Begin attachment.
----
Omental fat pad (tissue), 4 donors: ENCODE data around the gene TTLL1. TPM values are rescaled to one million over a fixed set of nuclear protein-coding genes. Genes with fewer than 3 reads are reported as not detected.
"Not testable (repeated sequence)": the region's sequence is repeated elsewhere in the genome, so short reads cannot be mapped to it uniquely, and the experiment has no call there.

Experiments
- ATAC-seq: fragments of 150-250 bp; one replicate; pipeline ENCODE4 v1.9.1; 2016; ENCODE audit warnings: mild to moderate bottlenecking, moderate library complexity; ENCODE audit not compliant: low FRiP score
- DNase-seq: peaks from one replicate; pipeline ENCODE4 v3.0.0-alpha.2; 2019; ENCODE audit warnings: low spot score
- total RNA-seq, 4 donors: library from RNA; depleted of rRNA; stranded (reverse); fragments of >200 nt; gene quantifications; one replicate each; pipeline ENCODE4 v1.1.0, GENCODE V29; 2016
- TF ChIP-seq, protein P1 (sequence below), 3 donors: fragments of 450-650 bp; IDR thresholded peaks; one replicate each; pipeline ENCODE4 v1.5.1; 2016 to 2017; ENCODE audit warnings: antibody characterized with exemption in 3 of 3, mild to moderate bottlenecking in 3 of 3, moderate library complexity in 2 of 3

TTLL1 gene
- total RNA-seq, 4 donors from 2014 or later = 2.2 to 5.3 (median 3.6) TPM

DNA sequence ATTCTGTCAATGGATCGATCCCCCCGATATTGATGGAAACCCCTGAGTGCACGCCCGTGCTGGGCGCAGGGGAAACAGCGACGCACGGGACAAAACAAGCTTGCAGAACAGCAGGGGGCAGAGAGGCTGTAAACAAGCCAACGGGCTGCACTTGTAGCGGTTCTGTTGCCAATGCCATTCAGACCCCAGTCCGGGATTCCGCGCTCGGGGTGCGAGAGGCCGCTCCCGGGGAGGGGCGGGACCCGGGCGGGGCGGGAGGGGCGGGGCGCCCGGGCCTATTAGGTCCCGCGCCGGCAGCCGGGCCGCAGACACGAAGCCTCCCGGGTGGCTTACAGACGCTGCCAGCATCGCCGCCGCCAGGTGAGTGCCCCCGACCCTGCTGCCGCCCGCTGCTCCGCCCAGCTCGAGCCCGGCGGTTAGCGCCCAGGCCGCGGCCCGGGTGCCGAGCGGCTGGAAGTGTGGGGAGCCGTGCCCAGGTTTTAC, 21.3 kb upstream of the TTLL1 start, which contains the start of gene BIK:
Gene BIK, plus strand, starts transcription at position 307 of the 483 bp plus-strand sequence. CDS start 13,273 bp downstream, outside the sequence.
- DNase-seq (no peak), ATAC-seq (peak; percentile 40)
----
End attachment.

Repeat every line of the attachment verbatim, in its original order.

Omental fat pad (tissue), 4 donors: ENCODE data around the gene TTLL1. TPM values are rescaled to one million over a fixed set of nuclear protein-coding genes. Genes with fewer than 3 reads are reported as not detected.
"Not testable (repeated sequence)": the region's sequence is repeated elsewhere in the genome, so short reads cannot be mapped to it uniquely, and the experiment has no call there.

Experiments
- ATAC-seq: fragments of 150-250 bp; one replicate; pipeline ENCODE4 v1.9.1; 2016; ENCODE audit warnings: mild to moderate bottlenecking, moderate library complexity; ENCODE audit not compliant: low FRiP score
- DNase-seq: peaks from one replicate; pipeline ENCODE4 v3.0.0-alpha.2; 2019; ENCODE audit warnings: low spot score
- total RNA-seq, 4 donors: library from RNA; depleted of rRNA; stranded (reverse); fragments of >200 nt; gene quantifications; one replicate each; pipeline ENCODE4 v1.1.0, GENCODE V29; 2016
- TF ChIP-seq, protein P1 (sequence below), 3 donors: fragments of 450-650 bp; IDR thresholded peaks; one replicate each; pipeline ENCODE4 v1.5.1; 2016 to 2017; ENCODE audit warnings: antibody characterized with exemption in 3 of 3, mild to moderate bottlenecking in 3 of 3, moderate library complexity in 2 of 3

TTLL1 gene
- total RNA-seq, 4 donors from 2014 or later = 2.2 to 5.3 (median 3.6) TPM

DNA sequence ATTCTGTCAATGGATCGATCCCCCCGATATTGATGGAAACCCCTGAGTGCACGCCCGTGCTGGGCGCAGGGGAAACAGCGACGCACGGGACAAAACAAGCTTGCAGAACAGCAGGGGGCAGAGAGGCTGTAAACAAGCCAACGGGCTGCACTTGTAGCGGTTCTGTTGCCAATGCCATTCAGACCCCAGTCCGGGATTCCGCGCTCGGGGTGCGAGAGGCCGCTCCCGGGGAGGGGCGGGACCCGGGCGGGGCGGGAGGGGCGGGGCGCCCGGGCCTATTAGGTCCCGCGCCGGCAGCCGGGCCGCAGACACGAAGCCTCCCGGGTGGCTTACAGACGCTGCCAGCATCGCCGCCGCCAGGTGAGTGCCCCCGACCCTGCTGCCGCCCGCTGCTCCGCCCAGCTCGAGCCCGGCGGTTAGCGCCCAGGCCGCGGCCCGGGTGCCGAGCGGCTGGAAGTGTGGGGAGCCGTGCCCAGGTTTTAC, 21.3 kb upstream of the TTLL1 start, which contains the start of gene BIK:
Gene BIK, plus strand, starts transcription at position 307 of the 483 bp plus-strand sequence. CDS start 13,273 bp downstream, outside the sequence.
- DNase-seq (no peak), ATAC-seq (peak; percentile 40)